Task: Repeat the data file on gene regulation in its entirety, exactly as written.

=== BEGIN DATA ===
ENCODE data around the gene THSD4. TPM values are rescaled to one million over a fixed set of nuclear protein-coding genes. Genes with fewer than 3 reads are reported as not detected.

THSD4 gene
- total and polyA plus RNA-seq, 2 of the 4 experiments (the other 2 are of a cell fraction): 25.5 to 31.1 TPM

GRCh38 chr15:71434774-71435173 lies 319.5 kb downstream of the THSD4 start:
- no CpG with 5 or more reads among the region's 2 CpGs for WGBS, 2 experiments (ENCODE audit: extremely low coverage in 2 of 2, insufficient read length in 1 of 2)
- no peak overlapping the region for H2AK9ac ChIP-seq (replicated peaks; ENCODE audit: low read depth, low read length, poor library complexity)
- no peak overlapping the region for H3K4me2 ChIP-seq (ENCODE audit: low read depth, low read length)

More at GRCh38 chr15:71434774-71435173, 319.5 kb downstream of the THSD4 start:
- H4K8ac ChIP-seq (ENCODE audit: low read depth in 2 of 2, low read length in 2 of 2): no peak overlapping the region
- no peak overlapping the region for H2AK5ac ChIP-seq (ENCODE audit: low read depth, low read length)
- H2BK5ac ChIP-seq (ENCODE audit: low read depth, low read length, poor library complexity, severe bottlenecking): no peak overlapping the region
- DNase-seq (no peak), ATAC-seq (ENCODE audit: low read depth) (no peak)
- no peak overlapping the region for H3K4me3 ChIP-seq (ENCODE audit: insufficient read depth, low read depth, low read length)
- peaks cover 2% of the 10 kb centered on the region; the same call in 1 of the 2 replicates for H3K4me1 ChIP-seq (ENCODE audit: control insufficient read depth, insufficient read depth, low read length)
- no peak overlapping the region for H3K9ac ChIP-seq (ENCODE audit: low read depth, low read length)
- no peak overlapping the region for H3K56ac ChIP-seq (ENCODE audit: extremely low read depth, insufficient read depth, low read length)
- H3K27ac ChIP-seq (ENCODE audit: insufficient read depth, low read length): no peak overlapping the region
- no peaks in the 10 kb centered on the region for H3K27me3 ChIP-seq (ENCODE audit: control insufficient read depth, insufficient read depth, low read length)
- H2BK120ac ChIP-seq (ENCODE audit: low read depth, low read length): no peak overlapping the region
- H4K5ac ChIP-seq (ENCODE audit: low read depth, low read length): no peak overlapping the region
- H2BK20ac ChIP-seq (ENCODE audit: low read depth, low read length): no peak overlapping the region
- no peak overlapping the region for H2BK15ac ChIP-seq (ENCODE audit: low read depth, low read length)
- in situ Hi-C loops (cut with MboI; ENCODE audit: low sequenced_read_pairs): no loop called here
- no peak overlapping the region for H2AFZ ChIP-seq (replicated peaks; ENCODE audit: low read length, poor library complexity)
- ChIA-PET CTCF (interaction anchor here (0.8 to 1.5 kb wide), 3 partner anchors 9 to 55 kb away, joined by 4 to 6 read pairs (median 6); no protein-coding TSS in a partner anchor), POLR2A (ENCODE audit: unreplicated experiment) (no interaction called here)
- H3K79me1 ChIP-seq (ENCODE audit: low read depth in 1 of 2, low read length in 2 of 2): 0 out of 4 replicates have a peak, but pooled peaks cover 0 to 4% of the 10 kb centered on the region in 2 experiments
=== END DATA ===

ENCODE data around the gene THSD4. TPM values are rescaled to one million over a fixed set of nuclear protein-coding genes. Genes with fewer than 3 reads are reported as not detected.

THSD4 gene
- total and polyA plus RNA-seq, 2 of the 4 experiments (the other 2 are of a cell fraction): 25.5 to 31.1 TPM

GRCh38 chr15:71434774-71435173 lies 319.5 kb downstream of the THSD4 start:
- no CpG with 5 or more reads among the region's 2 CpGs for WGBS, 2 experiments (ENCODE audit: extremely low coverage in 2 of 2, insufficient read length in 1 of 2)
- no peak overlapping the region for H2AK9ac ChIP-seq (replicated peaks; ENCODE audit: low read depth, low read length, poor library complexity)
- no peak overlapping the region for H3K4me2 ChIP-seq (ENCODE audit: low read depth, low read length)

More at GRCh38 chr15:71434774-71435173, 319.5 kb downstream of the THSD4 start:
- H4K8ac ChIP-seq (ENCODE audit: low read depth in 2 of 2, low read length in 2 of 2): no peak overlapping the region
- no peak overlapping the region for H2AK5ac ChIP-seq (ENCODE audit: low read depth, low read length)
- H2BK5ac ChIP-seq (ENCODE audit: low read depth, low read length, poor library complexity, severe bottlenecking): no peak overlapping the region
- DNase-seq (no peak), ATAC-seq (ENCODE audit: low read depth) (no peak)
- no peak overlapping the region for H3K4me3 ChIP-seq (ENCODE audit: insufficient read depth, low read depth, low read length)
- peaks cover 2% of the 10 kb centered on the region; the same call in 1 of the 2 replicates for H3K4me1 ChIP-seq (ENCODE audit: control insufficient read depth, insufficient read depth, low read length)
- no peak overlapping the region for H3K9ac ChIP-seq (ENCODE audit: low read depth, low read length)
- no peak overlapping the region for H3K56ac ChIP-seq (ENCODE audit: extremely low read depth, insufficient read depth, low read length)
- H3K27ac ChIP-seq (ENCODE audit: insufficient read depth, low read length): no peak overlapping the region
- no peaks in the 10 kb centered on the region for H3K27me3 ChIP-seq (ENCODE audit: control insufficient read depth, insufficient read depth, low read length)
- H2BK120ac ChIP-seq (ENCODE audit: low read depth, low read length): no peak overlapping the region
- H4K5ac ChIP-seq (ENCODE audit: low read depth, low read length): no peak overlapping the region
- H2BK20ac ChIP-seq (ENCODE audit: low read depth, low read length): no peak overlapping the region
- no peak overlapping the region for H2BK15ac ChIP-seq (ENCODE audit: low read depth, low read length)
- in situ Hi-C loops (cut with MboI; ENCODE audit: low sequenced_read_pairs): no loop called here
- no peak overlapping the region for H2AFZ ChIP-seq (replicated peaks; ENCODE audit: low read length, poor library complexity)
- ChIA-PET CTCF (interaction anchor here (0.8 to 1.5 kb wide), 3 partner anchors 9 to 55 kb away, joined by 4 to 6 read pairs (median 6); no protein-coding TSS in a partner anchor), POLR2A (ENCODE audit: unreplicated experiment) (no interaction called here)
- H3K79me1 ChIP-seq (ENCODE audit: low read depth in 1 of 2, low read length in 2 of 2): 0 out of 4 replicates have a peak, but pooled peaks cover 0 to 4% of the 10 kb centered on the region in 2 experiments